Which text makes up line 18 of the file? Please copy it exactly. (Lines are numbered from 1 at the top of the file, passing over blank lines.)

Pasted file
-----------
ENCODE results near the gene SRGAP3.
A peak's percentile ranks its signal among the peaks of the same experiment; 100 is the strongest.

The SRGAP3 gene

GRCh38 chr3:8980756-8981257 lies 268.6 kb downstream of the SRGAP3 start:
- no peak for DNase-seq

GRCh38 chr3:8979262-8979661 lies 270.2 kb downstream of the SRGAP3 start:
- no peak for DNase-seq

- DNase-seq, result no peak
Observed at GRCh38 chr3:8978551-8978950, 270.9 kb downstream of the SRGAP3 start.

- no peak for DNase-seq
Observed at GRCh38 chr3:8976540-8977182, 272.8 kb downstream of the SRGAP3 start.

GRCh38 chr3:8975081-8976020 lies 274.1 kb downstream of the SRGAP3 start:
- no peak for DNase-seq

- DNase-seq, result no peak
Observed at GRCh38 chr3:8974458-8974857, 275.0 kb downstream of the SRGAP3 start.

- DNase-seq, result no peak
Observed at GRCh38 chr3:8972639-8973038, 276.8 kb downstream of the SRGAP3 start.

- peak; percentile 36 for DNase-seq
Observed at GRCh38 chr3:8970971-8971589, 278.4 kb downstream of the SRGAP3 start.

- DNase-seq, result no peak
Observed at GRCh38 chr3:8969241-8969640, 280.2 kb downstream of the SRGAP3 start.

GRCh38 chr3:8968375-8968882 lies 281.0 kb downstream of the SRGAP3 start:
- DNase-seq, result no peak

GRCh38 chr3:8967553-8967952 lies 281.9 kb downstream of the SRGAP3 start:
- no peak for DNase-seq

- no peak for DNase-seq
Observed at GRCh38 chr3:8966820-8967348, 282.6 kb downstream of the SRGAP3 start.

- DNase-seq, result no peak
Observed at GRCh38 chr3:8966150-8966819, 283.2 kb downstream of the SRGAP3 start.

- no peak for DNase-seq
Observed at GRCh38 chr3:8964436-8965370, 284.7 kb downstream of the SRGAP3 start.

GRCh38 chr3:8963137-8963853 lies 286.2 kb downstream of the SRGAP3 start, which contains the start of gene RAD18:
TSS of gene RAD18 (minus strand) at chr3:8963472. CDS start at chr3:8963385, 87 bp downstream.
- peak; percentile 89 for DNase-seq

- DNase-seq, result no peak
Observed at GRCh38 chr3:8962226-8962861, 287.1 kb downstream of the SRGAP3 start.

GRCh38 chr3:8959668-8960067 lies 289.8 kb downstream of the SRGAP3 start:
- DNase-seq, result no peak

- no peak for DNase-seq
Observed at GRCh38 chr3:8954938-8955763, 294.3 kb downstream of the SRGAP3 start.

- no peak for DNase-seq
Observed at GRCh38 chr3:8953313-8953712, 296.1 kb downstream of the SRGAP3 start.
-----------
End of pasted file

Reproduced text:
- peak; percentile 36 for DNase-seq